Marybeth Hicks

“I want to make quality films,” he says. “Even God wants no part of a bad movie.”

Mr. Joiner also struggles with those who insist that a religiously themed movie must be overtly doctrinaire. “There are people who think this film isn’t ‘Christian’ enough,” he says. For example, some religious viewers have criticized the film because it never mentions the name of Jesus. Mr. Joiner, ever the comedian, jokes, “I tell them, you know, that’s the same reason I won’t read the Old Testament.”

More important, Mr. Joiner says, is to make films that “plant seeds. You can’t appeal to the unchurched if you hit them over the head.” Better to make interesting, entertaining films that also infuse a thoughtful, inspiring message, he contends.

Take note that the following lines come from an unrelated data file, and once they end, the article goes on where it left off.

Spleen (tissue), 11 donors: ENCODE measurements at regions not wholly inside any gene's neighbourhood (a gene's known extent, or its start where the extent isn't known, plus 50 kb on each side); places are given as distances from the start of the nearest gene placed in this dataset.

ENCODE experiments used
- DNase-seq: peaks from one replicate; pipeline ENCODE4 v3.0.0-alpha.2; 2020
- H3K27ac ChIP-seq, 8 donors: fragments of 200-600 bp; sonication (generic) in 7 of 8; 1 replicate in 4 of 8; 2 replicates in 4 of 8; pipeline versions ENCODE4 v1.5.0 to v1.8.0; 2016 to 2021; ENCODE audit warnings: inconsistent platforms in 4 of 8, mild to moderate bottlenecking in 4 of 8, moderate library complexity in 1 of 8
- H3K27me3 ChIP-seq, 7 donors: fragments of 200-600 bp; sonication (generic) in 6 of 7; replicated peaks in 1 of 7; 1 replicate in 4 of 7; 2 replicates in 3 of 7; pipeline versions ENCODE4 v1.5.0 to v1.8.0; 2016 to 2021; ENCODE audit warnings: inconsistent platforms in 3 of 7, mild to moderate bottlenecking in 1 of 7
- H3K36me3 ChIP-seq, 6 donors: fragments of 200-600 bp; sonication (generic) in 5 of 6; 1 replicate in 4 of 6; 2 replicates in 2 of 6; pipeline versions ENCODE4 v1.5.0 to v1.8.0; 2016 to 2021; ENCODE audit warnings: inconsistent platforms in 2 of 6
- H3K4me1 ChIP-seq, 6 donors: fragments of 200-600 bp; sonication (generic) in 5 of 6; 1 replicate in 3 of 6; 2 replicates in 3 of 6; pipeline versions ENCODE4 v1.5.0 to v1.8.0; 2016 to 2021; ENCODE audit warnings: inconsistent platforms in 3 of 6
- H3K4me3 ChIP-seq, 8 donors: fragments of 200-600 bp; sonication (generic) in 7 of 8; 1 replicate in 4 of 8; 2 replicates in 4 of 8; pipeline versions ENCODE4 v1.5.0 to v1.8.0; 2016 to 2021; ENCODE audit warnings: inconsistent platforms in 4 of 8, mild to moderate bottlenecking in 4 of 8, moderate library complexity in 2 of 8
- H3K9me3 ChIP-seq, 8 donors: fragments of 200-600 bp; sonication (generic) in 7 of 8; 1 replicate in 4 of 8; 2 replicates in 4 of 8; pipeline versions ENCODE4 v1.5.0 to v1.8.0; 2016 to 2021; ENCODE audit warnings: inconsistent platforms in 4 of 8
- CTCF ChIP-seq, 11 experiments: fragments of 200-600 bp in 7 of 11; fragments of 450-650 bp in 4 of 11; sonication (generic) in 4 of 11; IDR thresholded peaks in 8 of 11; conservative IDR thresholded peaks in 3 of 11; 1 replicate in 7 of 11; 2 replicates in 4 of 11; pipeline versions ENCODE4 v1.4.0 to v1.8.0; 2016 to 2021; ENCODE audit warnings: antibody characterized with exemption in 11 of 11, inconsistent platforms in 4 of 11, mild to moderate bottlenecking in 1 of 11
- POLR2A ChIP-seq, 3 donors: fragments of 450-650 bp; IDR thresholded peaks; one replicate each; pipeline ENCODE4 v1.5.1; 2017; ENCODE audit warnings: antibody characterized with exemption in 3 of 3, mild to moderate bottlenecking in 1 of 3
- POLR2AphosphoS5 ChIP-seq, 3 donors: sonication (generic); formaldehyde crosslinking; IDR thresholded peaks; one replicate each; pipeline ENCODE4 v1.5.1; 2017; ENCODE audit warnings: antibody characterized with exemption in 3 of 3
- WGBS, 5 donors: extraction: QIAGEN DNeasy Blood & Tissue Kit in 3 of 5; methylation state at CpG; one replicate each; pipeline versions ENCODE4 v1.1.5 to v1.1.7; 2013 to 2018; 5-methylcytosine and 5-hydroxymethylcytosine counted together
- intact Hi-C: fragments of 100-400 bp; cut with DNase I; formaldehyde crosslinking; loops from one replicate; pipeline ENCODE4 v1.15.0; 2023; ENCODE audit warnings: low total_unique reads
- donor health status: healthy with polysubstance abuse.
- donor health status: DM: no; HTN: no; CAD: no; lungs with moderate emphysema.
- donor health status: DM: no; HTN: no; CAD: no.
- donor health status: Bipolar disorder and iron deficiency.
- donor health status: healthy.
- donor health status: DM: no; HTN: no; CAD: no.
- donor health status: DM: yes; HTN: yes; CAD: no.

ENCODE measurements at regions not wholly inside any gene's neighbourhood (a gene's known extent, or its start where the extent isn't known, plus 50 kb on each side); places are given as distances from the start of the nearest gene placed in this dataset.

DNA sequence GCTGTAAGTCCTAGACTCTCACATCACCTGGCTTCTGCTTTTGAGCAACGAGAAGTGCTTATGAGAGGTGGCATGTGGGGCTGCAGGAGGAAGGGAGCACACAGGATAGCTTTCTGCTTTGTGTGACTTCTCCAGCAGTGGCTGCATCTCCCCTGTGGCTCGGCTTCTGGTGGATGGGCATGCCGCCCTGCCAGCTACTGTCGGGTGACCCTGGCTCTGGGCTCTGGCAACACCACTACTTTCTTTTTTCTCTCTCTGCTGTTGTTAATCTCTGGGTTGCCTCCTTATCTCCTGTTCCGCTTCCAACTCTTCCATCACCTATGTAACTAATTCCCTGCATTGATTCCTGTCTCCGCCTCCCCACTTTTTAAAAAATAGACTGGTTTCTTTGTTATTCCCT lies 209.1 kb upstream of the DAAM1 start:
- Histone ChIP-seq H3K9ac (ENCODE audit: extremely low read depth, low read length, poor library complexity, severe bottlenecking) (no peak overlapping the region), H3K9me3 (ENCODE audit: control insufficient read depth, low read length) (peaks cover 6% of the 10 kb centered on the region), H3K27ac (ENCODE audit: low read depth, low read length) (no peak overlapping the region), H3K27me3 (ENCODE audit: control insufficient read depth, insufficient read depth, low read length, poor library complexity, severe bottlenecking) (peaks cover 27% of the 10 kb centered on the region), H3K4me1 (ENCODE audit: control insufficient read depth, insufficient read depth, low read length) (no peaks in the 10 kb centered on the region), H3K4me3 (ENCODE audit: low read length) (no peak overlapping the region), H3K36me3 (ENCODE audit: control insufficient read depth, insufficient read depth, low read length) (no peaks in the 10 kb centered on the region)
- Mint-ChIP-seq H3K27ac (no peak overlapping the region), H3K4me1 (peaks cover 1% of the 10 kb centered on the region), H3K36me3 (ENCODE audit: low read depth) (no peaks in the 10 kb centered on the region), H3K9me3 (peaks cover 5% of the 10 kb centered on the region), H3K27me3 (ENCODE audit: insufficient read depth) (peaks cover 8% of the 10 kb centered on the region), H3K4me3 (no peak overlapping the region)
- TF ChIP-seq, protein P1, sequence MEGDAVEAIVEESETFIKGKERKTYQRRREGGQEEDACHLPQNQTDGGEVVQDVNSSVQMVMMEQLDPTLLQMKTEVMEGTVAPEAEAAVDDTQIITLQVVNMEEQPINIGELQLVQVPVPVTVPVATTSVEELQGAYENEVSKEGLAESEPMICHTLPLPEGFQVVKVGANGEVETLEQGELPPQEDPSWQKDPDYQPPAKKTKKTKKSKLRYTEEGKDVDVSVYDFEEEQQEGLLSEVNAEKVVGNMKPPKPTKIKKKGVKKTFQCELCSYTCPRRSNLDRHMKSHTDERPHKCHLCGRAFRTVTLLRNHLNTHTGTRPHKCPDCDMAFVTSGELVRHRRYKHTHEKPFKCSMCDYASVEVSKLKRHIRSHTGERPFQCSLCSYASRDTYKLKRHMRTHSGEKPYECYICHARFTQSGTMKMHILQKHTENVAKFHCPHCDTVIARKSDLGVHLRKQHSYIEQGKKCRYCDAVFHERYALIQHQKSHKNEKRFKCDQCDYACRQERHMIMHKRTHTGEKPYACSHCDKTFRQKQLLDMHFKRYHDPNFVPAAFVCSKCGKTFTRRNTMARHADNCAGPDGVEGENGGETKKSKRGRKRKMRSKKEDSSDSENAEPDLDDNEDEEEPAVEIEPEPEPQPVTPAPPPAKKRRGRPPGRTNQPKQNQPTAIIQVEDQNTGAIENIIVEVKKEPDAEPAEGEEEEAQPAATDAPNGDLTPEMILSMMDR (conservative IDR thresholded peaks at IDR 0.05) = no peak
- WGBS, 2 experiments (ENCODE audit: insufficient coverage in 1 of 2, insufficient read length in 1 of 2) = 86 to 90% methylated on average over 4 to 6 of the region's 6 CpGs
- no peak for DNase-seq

In a nation where more than 90 percent of citizens profess to believe in God and 83 percent say the God they believe in answers prayers, there ought to be a market for quality films with pro-religious messages. Yet where faith is concerned, if it’s ever depicted, it typically is portrayed as a journey away from God, and certainly away from organized religion.

Perhaps “The Grace Card” will prove there’s a role for God in movies after all.

He’s the good guy.

Marybeth Hicks

Marybeth Hicks is the author of Don't Let the Kids Drink the Kool-Aid: Confronting the Left's Assault on Our Families, Faith, and Freedom (Regnery Publishers, 2011).